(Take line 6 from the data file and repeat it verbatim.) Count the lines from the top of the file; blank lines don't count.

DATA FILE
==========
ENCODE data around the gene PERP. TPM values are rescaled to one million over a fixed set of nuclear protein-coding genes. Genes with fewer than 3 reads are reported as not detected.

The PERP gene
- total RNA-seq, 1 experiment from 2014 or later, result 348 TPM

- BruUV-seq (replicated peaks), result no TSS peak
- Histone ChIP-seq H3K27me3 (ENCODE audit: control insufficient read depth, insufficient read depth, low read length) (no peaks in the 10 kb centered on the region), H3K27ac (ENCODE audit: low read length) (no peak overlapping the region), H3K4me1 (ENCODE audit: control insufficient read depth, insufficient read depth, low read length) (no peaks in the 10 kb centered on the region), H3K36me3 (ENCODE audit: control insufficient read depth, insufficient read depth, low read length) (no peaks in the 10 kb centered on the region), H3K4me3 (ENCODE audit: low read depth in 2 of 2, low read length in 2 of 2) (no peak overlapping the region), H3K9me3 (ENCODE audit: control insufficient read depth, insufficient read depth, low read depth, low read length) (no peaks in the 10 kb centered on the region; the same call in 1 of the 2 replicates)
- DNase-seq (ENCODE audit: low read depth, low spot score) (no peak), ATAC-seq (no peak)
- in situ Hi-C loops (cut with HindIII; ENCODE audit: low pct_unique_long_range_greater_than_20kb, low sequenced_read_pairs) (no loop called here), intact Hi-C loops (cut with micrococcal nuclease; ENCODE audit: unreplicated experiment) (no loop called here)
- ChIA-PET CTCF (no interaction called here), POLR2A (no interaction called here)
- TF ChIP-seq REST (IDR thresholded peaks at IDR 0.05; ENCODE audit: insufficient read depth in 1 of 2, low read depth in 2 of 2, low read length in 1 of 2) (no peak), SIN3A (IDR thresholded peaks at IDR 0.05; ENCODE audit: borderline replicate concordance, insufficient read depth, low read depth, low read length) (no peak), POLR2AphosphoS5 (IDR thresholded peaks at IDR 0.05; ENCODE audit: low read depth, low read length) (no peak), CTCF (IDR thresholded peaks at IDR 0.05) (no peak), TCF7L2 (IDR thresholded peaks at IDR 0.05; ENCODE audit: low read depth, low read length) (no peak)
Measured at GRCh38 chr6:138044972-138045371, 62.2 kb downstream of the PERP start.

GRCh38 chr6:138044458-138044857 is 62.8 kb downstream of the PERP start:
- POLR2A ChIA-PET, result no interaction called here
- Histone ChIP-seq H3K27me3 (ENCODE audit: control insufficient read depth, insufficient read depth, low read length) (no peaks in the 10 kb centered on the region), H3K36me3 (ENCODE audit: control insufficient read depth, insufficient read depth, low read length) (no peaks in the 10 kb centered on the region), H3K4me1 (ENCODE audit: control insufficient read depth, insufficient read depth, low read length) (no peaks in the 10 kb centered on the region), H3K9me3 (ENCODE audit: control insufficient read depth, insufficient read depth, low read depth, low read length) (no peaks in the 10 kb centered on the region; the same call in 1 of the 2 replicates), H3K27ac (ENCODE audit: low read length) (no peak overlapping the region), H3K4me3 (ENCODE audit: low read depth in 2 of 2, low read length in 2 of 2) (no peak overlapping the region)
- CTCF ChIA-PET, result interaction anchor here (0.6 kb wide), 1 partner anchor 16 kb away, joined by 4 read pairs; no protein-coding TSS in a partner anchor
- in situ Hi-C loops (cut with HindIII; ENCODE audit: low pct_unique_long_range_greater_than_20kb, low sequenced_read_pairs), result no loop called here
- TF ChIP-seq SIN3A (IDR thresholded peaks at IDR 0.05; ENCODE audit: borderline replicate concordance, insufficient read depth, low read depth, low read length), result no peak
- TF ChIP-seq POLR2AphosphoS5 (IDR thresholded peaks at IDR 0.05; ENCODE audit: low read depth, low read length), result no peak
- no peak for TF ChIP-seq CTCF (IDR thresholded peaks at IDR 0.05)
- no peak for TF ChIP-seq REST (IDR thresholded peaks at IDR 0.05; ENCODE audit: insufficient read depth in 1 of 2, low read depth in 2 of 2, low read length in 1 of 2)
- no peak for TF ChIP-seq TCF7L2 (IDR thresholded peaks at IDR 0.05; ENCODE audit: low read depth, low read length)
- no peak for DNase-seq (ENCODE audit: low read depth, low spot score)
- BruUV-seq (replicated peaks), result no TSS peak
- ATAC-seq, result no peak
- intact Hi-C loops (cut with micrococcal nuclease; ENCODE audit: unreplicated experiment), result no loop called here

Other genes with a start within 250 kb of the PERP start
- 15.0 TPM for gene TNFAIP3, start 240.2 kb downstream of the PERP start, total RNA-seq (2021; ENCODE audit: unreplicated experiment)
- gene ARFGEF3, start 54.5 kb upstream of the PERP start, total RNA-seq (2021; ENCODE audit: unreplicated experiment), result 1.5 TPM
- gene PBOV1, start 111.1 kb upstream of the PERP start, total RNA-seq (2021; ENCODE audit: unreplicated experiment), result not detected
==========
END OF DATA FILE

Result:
- DNase-seq (ENCODE audit: low read depth, low spot score) (no peak), ATAC-seq (no peak)